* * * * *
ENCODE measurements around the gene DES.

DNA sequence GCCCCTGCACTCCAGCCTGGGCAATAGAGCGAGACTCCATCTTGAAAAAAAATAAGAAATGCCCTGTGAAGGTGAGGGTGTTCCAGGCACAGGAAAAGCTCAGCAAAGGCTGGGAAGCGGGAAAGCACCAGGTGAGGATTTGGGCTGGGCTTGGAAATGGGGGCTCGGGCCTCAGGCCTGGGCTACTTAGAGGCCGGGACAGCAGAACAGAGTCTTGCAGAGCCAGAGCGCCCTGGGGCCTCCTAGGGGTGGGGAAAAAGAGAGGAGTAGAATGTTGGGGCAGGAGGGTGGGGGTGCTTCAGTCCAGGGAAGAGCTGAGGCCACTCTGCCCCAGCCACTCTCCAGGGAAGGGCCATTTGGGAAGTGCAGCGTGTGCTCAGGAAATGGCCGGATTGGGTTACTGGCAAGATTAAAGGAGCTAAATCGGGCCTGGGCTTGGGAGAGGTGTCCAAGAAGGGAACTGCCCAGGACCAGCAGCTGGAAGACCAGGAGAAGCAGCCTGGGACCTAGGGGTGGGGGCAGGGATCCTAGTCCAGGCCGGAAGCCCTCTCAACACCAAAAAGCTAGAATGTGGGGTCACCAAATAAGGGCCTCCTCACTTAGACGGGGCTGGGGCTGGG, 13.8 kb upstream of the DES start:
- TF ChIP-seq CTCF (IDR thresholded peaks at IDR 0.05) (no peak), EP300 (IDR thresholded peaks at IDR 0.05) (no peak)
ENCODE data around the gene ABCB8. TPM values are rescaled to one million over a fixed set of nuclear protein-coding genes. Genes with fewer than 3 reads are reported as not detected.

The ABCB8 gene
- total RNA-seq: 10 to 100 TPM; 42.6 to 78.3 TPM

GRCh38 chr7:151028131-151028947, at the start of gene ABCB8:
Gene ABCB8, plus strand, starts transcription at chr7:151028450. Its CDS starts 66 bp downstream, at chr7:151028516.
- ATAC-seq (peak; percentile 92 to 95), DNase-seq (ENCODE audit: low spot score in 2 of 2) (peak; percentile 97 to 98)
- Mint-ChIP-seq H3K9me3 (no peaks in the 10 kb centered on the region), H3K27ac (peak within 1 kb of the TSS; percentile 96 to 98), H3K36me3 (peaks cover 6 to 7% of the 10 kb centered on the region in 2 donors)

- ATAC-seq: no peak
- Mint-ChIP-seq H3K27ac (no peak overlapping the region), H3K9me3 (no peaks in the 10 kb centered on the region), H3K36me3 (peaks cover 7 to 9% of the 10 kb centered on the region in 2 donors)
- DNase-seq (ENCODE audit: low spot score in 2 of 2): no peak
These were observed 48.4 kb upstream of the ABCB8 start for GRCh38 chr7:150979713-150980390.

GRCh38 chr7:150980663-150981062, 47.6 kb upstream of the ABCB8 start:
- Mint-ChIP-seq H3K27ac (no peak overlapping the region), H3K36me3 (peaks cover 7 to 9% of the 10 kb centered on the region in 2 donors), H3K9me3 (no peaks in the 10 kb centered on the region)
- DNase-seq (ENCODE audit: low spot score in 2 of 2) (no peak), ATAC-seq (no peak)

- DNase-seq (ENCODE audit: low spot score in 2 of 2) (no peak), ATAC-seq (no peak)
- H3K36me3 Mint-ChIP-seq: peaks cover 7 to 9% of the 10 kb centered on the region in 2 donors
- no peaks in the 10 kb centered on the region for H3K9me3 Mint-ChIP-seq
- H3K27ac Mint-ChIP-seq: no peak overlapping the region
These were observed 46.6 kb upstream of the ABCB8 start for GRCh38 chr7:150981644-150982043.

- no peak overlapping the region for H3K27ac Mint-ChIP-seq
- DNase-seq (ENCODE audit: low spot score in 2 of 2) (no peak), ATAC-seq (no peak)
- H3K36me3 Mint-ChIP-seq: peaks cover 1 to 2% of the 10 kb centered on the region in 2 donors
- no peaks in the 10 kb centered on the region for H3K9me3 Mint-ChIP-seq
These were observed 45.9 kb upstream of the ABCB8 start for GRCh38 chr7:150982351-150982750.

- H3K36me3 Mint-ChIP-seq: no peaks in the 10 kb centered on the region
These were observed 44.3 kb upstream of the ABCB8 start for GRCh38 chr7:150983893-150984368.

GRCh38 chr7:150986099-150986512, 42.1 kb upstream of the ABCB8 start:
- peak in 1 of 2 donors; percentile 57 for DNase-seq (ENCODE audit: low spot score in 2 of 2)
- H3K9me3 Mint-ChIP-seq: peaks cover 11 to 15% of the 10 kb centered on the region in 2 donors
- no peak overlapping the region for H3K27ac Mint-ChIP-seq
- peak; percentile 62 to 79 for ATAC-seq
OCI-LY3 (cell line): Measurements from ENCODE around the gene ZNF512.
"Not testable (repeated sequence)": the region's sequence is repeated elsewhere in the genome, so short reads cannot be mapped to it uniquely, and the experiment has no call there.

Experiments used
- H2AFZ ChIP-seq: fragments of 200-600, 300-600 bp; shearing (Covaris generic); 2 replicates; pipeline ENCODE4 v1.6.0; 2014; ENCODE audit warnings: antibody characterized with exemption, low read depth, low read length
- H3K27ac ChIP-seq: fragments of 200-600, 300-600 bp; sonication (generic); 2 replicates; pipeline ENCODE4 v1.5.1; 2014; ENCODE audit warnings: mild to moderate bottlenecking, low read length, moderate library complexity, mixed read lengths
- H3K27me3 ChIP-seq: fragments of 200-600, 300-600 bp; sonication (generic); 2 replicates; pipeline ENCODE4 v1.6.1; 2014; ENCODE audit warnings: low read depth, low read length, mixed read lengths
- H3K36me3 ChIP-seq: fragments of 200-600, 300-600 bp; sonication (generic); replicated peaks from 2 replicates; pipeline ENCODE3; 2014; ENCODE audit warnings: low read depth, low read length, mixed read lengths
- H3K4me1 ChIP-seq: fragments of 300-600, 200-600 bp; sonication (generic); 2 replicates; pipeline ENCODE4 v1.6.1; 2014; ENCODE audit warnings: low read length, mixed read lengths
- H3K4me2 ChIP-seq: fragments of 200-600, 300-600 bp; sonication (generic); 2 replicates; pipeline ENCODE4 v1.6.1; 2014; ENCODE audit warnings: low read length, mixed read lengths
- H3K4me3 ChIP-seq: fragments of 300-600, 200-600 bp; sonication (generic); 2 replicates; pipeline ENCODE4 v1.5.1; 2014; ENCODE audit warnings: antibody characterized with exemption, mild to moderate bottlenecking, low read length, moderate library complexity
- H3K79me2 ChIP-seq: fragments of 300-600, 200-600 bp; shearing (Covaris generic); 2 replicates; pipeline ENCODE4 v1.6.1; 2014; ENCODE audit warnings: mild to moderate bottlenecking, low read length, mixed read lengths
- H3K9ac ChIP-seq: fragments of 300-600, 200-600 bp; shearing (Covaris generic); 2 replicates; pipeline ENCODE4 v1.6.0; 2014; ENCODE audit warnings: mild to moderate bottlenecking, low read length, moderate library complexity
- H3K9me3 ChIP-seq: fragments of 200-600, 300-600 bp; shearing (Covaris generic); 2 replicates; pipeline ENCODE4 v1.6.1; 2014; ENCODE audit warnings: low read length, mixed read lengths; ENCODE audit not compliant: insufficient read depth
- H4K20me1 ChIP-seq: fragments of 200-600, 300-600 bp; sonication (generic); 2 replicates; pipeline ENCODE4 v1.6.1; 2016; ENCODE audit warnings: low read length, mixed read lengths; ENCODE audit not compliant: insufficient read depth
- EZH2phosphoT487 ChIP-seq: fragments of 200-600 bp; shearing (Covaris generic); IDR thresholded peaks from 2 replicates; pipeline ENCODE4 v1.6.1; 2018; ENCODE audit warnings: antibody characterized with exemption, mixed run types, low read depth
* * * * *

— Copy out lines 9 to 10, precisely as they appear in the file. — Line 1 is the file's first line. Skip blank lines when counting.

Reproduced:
- ATAC-seq (peak; percentile 92 to 95), DNase-seq (ENCODE audit: low spot score in 2 of 2) (peak; percentile 97 to 98)
- Mint-ChIP-seq H3K9me3 (no peaks in the 10 kb centered on the region), H3K27ac (peak within 1 kb of the TSS; percentile 96 to 98), H3K36me3 (peaks cover 6 to 7% of the 10 kb centered on the region in 2 donors)